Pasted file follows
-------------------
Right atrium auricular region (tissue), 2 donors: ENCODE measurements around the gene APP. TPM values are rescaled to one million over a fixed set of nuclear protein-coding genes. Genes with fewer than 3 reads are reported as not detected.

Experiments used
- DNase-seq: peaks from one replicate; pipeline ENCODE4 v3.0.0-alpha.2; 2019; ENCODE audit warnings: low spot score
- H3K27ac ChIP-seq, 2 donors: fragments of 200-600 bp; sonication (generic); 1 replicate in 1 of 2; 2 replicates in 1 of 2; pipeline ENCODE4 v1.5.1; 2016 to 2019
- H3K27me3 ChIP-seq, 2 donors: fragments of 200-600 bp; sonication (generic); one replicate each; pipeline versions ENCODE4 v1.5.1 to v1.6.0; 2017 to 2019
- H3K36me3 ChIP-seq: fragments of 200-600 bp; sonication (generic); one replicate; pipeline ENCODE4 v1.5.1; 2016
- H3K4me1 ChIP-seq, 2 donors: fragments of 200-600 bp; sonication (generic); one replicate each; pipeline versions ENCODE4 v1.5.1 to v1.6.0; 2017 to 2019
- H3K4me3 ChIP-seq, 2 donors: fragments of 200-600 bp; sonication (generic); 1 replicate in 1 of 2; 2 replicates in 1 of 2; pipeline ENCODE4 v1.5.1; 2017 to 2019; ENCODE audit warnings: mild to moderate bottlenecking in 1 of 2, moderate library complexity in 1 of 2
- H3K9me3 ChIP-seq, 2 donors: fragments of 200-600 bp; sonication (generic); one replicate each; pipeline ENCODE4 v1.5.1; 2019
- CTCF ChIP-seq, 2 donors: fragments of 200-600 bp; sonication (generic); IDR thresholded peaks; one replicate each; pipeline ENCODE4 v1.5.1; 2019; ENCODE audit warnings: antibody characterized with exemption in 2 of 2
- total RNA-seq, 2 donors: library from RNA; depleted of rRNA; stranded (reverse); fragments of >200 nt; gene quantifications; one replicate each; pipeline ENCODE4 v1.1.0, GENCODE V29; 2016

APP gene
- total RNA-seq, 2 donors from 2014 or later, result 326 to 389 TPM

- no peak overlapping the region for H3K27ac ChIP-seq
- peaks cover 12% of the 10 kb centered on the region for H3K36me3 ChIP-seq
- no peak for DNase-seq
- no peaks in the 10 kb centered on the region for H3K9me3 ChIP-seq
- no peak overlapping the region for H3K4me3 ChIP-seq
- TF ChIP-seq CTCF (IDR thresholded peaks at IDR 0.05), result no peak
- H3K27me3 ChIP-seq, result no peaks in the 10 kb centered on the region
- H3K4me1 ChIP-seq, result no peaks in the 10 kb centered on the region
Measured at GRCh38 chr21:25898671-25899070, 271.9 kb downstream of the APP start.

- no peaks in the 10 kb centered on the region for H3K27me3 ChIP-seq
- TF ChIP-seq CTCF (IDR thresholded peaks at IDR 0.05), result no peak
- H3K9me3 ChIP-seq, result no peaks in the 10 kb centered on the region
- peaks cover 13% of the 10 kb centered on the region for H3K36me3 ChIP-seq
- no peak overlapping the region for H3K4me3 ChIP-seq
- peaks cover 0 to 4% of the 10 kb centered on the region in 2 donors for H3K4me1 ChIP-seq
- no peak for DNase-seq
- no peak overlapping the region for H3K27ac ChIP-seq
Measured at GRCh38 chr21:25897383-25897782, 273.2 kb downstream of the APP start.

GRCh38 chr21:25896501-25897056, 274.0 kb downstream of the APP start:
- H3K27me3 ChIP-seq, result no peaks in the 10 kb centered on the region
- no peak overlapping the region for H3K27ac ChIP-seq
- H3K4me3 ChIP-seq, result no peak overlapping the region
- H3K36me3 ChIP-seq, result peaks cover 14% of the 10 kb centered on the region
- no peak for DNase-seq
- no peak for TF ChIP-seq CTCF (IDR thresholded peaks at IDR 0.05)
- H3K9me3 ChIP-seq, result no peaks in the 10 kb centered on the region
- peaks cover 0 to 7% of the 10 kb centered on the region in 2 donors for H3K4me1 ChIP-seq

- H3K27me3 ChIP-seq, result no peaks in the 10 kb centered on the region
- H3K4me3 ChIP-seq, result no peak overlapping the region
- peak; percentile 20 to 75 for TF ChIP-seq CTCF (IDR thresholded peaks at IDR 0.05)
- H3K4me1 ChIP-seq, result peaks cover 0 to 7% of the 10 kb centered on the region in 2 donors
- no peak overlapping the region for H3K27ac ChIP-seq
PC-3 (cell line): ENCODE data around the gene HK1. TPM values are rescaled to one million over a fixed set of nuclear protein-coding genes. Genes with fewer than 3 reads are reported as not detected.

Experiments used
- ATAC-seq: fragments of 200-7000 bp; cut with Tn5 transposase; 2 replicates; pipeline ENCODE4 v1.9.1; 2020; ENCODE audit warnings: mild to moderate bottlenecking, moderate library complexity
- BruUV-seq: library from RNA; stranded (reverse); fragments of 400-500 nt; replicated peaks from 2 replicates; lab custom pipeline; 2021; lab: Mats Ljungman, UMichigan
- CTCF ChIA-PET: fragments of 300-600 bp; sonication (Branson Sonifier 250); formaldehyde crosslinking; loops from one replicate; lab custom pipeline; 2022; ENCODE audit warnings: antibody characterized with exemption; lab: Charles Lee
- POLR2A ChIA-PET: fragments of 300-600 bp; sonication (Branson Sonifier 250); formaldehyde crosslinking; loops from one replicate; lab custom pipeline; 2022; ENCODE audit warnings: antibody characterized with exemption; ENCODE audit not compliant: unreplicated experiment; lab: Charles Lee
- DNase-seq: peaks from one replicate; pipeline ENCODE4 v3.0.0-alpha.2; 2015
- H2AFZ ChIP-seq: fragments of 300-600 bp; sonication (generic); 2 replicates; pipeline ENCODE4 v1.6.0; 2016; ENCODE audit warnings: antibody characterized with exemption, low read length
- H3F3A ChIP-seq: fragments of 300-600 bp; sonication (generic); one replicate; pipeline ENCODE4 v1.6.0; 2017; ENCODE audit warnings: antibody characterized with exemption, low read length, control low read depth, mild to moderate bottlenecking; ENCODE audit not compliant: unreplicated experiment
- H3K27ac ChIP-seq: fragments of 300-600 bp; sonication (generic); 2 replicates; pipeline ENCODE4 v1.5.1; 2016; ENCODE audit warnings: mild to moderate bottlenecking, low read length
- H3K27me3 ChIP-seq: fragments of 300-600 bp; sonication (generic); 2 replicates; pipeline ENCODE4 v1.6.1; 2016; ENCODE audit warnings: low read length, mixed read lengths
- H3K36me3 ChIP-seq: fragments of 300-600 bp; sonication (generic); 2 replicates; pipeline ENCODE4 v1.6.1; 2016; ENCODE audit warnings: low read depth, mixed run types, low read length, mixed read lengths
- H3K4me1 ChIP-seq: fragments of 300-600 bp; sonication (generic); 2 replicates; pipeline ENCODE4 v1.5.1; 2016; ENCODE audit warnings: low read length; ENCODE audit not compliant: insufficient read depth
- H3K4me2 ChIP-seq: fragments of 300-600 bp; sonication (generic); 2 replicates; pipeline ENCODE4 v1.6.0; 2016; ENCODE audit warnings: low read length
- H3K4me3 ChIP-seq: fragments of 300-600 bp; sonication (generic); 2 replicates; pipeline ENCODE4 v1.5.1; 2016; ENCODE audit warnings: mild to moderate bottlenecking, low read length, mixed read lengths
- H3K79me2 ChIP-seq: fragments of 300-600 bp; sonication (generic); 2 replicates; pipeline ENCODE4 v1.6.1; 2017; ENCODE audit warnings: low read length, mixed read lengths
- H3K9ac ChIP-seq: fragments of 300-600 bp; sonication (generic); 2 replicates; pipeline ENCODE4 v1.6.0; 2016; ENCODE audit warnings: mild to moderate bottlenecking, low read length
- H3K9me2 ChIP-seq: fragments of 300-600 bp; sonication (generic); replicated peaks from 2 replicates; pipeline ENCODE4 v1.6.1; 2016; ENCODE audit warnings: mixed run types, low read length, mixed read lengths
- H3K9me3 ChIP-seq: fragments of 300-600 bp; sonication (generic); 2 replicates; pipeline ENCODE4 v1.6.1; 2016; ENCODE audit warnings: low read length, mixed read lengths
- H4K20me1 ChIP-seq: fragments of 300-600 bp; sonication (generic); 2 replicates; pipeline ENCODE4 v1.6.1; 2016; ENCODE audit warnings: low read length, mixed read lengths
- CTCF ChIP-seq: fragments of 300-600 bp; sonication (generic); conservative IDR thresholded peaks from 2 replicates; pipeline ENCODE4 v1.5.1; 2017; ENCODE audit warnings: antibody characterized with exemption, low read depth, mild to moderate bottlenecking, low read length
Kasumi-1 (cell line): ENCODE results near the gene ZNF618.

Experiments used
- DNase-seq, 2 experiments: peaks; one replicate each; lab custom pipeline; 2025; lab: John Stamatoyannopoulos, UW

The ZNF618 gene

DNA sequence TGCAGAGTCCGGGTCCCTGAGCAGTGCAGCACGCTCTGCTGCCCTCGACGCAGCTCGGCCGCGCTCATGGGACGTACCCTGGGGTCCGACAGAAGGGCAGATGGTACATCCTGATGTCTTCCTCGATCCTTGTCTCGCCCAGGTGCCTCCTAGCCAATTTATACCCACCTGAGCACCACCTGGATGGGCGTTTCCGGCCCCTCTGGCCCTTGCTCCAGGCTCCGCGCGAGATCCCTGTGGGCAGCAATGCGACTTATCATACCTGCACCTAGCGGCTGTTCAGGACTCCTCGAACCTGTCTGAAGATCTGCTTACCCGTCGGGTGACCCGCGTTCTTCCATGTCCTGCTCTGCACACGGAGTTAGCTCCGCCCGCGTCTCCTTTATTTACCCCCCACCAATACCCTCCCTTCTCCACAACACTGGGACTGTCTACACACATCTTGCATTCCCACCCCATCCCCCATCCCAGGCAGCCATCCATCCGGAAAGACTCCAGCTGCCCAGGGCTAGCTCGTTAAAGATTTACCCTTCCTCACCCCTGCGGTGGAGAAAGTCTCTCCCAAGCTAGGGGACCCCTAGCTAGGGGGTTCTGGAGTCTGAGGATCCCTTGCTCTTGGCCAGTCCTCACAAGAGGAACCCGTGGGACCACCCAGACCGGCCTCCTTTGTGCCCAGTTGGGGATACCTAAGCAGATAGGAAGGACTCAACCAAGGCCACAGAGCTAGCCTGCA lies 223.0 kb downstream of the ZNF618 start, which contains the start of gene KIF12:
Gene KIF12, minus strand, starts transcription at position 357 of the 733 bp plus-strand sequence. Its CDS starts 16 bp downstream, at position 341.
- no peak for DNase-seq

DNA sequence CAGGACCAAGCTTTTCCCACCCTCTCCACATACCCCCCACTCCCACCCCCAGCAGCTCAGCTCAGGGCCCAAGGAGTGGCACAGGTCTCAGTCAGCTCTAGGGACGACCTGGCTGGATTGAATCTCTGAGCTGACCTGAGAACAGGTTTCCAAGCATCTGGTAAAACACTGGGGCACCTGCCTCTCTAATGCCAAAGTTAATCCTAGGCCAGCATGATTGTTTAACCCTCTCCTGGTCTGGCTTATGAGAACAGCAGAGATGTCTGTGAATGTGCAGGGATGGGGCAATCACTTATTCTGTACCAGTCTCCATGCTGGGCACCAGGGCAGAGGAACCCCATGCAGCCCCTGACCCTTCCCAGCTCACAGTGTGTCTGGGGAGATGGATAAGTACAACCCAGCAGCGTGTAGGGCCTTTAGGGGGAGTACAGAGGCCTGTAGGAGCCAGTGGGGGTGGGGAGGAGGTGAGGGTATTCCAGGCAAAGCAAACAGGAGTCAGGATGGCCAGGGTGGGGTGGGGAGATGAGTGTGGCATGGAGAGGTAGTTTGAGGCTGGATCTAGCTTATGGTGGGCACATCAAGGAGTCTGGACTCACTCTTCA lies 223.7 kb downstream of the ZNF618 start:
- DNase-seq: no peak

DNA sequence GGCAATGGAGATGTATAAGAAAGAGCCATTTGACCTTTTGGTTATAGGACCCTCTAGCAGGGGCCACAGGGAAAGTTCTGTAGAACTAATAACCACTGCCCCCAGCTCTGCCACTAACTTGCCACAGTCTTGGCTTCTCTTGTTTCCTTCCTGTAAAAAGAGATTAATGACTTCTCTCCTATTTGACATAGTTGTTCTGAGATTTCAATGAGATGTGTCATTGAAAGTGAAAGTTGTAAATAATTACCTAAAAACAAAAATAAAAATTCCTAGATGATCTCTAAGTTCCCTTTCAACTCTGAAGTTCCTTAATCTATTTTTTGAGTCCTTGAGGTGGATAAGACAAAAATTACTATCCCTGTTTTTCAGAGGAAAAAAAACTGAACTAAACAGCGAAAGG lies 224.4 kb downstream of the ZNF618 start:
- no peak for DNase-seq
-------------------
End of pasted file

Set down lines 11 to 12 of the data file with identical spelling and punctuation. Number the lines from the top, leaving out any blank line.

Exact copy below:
- total RNA-seq, 2 donors: library from RNA; depleted of rRNA; stranded (reverse); fragments of >200 nt; gene quantifications; one replicate each; pipeline ENCODE4 v1.1.0, GENCODE V29; 2016

APP gene